C bless our Christmas came across the border from Mexico.
It is the brilliantly colored Poinsettia, called iior de Noche
Buena (flower of the Holy Night) in Mexico.
Its legend is much the same as that of the Christmas rose.
One small girl in a great throng of worshipers proceeding to
services in a great cathedral wept bitterly because she had no
_ gift to lay at the altar for Jesus.
When an angel appeared and told her to take what she
U found at her feet, but to take it with love in her heart, she joy-
fully broke off some tall, coarse weeds and carried them into
the church. Straight up the aisle she went, with worshipers
staring incredulously at her ragged clothes, her bare feet and
the ugly weeds she bore.
When she laid the plants down at the altar, their tips flamed
into color, the bracts around the tiny yellow flowers becoming
the gorgeous poinsettia that is so popular in our Christmas
We know that lovely plant as poinsettia because Dr. Joel
Poinsett, our ambassador to Mexico, introduced it into this
Many other plants have a prominent part in our Christmas
. celebration, including especially the evergreens. From time
immemorial, they have been the symbols and the messengers of
_ peace and love at the Christmas Season—our beneficent allies
` without which we could not exist in this pollution-ridden world.
:1 Reprinted from The Dallas M owning News,
K : December 20, 1970

The Tenth Annual Mary Breckinridge Day Festival was  A
held at the Fish and Game Club in Leslie County on Saturday,  ·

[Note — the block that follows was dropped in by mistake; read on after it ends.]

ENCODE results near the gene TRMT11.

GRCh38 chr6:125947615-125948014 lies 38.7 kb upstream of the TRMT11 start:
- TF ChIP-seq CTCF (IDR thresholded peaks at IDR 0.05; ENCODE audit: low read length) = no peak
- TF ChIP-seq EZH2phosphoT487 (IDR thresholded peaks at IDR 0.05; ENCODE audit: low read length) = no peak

October 2. The Chairman of the Festival, Mr. Rufus Fugate, :
and the members of his committee once again planned and exe- V
cuted a memorable day for all of us. The theme of the parade i
was The Environment and the floats were attractive and imag- '<
inative. The W. B. Muncy School at Wooton won the grand
championship for the second year in a row. A photograph of
their float appears below, but a black and white picture does »
not really do it justice. One side of the "mountain" in the center
of the float showed well-kept homes, woods, gardens and lawns.
The other side of the mountain illustrated what happens when
strip-mining destroys the forest and the land below becomes a
desert of eroded soil, earth slides and abandoned houses. With
what we trust is pardonable pride, we report that the Wendover
float won first prize in the "community" group and we know, l
from experience, that much hard work by a great many people
goes into the construction of the lloats.
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Mrs. Edward Farmer had again assembled a group of
craftsmen to display their quilts, woodwork, weaving, candle-
4 making, sunbonnets, corn-shuck dolls and flowers, stools and
chairs. Mr. W. Roy Sizemore was Master of Ceremonies for the
: program, a Mary Breckinridge Festival Queen was crowned, and
Dr. Martin Jolly, President of the Hazard Community College,
l was the guest speaker.
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I’lz0lo by G¢1In·ie»IIc Beasley
_ Mrs. Preshie Bledsoe ot Coon Creek enjoys a tew minutes rest on the Mary Breckinridge